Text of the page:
How sad. All too often, clients come to Presentation Excellence after they’ve been presenting a pitch to raise money and/or sell a company for months and not receive the level of interest they wanted. They blame market conditions and keep trying. Then, someone recommends discussing the presentation with us. We then review the material (in one case it was version 46!) and reach a completely different conclusion: the presentation that the external banker/consultants created is a poorly constructed data-dump of all the material available, with repetitive long-winded text.
Instead of producing a succinct, easy-to-grasp, exciting-to-follow presentation that highlights a key value proposition with a few mutually reinforcing ones that lead the buyer to the conclusion that “this is a deal you shouldn’t miss!”, they force the audience to navigate (or falling asleep on) page-after-page (or slide-after-slide) of clutter: too much text and numbers that don’t drive home a powerful conclusion. It’s not surprising that the “buyers” decide to pass or low-ball their offer.
Let me give you two recent examples:
- As you may know, there are over 10 Million American business owners thinking about “retiring” from their business in the next few years. They enjoy their work, the income and the perks. Not having a plan for the next 7-10,000 days of their lives, selling for “too little” isn’t attractive. Therefore, they need to find a way to convince a buyer what the real value of the business can be, and make the “sales price” reasonable for her/himself. In this case, the presentation for selling the company placed a value on the company that seemed fair to the buyer and seller, until the buyer understood the tax implications and how much less money he’d actually get to take home. In the initial acceptable proposal for the seller, he achieved his goal of walking away with $7.6M on a total sales price of $18M. Then, the seller showed the buyer how a change in paying out for the sale could reduce the total price to only $15M and still allow the seller to net out the $7.6M. The conclusion: the seller is a savvy business person who could structure a deal that benefits both parties; imagine how much more his company may be doing that for its customers. Buying became a no-brainer.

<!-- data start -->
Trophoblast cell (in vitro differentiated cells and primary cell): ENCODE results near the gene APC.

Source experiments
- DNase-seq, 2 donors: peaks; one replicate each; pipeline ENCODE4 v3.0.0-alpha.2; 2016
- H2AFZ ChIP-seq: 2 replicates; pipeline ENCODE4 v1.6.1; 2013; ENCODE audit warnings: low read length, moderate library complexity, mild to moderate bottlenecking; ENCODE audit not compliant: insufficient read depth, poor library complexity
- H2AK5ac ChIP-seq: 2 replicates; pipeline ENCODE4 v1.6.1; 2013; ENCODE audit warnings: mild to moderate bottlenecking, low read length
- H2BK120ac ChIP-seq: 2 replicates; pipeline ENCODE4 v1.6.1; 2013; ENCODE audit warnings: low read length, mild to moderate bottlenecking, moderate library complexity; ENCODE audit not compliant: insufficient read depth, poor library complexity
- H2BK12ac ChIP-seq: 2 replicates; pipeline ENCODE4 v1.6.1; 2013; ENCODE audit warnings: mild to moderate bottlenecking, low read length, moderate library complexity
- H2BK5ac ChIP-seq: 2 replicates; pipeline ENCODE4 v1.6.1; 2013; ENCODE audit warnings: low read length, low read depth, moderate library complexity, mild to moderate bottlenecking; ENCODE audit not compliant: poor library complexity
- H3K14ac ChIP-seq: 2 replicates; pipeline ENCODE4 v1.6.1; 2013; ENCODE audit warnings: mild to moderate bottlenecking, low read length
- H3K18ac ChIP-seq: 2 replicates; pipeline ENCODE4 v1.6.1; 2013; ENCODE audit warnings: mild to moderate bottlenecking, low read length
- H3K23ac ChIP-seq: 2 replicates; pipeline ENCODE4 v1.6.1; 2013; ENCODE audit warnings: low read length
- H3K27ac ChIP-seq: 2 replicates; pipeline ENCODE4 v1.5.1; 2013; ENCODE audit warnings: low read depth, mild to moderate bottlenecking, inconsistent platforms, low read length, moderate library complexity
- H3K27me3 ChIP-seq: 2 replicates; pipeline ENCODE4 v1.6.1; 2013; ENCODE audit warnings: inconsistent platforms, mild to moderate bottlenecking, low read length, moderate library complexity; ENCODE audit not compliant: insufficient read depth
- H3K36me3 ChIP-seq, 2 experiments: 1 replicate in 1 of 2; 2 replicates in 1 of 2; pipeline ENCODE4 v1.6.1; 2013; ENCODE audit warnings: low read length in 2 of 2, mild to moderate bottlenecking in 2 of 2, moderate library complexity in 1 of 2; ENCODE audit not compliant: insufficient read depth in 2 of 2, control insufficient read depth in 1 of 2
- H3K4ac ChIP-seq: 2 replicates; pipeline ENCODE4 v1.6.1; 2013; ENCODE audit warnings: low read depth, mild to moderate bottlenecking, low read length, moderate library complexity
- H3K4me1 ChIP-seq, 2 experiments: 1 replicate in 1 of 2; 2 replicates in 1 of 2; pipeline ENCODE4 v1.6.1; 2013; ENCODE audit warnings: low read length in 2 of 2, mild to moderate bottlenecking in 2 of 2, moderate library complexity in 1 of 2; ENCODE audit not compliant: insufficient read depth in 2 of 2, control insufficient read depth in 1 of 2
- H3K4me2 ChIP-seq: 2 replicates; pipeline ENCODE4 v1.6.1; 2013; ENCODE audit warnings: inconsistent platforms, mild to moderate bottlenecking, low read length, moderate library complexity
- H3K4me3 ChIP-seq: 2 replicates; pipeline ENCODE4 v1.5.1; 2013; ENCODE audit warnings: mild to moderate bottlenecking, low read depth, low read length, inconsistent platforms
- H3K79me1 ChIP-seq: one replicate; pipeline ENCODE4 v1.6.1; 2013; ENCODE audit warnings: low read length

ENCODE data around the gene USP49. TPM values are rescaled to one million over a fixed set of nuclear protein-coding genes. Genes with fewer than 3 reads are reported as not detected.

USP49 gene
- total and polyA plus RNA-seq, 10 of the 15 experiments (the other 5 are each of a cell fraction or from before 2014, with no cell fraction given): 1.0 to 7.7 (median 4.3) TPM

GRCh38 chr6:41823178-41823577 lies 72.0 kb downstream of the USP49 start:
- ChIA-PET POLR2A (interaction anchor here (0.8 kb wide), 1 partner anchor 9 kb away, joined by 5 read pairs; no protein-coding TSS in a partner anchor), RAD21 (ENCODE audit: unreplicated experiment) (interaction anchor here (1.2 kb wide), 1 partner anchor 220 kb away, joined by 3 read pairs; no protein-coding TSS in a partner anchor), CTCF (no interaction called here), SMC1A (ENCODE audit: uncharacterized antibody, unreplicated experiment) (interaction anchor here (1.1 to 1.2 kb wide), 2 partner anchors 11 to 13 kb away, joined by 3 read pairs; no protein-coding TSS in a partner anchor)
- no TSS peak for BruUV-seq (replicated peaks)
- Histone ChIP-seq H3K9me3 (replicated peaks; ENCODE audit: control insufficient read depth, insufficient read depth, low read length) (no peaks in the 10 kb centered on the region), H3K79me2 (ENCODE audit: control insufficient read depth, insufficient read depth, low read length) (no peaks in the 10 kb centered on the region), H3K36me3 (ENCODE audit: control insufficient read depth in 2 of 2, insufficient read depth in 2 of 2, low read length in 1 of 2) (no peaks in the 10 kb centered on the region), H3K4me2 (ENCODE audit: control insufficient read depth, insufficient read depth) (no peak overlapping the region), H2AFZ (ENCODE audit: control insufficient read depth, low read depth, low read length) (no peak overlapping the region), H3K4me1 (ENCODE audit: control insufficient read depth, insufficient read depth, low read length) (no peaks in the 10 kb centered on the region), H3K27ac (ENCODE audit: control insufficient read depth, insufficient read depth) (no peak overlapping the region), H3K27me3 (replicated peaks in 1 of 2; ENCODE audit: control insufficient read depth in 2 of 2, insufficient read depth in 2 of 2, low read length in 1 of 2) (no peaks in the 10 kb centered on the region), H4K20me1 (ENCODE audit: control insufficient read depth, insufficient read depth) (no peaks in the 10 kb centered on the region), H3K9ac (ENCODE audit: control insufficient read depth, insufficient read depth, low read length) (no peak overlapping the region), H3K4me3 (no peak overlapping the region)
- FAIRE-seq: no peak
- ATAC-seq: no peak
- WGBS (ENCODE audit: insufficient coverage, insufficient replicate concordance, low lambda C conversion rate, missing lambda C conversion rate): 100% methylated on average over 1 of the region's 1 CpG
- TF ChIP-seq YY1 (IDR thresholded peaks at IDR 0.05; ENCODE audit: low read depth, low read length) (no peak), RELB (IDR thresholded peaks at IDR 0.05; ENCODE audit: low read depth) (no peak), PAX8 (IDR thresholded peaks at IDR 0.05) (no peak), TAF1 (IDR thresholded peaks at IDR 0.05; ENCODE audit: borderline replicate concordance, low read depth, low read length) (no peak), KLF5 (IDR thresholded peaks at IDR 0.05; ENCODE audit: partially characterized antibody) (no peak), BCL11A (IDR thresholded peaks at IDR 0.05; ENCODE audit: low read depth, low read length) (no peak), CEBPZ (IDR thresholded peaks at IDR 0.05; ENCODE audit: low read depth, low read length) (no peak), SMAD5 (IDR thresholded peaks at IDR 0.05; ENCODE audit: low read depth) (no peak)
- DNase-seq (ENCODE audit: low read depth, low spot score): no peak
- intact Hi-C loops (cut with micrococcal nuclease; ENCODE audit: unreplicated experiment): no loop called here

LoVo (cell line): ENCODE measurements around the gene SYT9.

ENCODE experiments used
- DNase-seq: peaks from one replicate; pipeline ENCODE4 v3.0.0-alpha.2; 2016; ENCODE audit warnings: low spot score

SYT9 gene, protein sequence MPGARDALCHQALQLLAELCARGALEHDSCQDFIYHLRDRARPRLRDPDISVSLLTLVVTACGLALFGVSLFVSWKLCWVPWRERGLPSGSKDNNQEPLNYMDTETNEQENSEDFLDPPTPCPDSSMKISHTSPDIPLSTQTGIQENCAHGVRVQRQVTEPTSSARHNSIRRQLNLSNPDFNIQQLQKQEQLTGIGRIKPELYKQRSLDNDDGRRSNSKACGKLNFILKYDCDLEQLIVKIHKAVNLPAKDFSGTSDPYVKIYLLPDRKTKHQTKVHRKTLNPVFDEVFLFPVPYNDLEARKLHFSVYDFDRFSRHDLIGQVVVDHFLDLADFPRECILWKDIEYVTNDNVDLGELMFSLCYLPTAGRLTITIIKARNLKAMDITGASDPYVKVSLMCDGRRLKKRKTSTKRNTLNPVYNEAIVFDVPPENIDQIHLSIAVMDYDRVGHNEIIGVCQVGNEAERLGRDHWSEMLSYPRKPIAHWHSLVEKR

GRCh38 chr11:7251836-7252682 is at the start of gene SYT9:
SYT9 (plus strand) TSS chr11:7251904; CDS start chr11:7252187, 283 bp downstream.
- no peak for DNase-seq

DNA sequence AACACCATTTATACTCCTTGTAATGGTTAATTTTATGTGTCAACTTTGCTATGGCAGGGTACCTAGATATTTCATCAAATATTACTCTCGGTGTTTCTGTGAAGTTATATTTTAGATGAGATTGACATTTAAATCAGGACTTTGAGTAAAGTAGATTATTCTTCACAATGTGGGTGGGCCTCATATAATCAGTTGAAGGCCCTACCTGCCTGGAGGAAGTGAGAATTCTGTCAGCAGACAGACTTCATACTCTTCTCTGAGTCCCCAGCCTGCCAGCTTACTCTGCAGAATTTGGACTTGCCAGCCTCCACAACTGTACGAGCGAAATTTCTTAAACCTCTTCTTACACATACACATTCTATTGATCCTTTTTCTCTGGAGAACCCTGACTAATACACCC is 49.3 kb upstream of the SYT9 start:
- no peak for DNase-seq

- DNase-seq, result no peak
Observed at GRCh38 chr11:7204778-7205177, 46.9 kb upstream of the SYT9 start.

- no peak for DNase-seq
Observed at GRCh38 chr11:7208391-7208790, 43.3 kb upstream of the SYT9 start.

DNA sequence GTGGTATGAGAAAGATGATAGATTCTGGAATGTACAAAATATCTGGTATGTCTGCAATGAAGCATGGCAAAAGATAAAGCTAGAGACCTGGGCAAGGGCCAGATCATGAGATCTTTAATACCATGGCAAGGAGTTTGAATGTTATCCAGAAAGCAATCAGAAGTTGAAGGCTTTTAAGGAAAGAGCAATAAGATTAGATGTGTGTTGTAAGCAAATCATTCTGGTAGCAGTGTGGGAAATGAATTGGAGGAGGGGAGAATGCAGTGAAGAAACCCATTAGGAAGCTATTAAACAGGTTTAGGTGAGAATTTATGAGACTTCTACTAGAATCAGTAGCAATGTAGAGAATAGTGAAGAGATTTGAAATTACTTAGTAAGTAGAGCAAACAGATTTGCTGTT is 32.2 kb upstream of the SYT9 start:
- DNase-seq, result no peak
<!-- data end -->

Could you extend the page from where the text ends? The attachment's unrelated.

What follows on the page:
- As we all know, retail businesses are being hurt by e-commerce from companies like Amazon. So if you’re a supplier of apparel who mainly sells to retail stores, a buyer will look past current sales trends, even if fairly positive, and worry about the future. In this case, the company sells a unique woman’s product line. The initial presentation focused on the numbers – current and projected future sales; buyers reviewed it and screened the deal based on future retail trends. We were invited to re-frame the presentation to make the most important point – the uniqueness of its product line stand out. We did so in three ways. First, we used supportive data to show that the product was evergreen – would always be purchased by customers who would really want to try on the product: the market share of this product hadn’t dropped in years! Second, we focused on the explosion of the market: the increased presence of baby boomers (e.g., the number of people over 65 will double to over 80 Million by 2050) and the increased use of this product by Millennials – the largest generation alive (another 80 million). Finally, given that all the bankers, consultants and buyers were men, and this is a woman’s unique product, we recommended that the head of the company, a woman, sandwich the presentation with an opening and closing of these two points by focusing on women’s usage patterns – as evidenced by their wives, daughters and mothers!. Stay tuned for the outcome.
So, before you produce a boring presentation that doesn’t compel the audience to buy into your proposition – identify the most important point and build your case around it. Attend our corporate and open-to-the public workshops or ask for one-on-one consulting so you, top, can close more deals!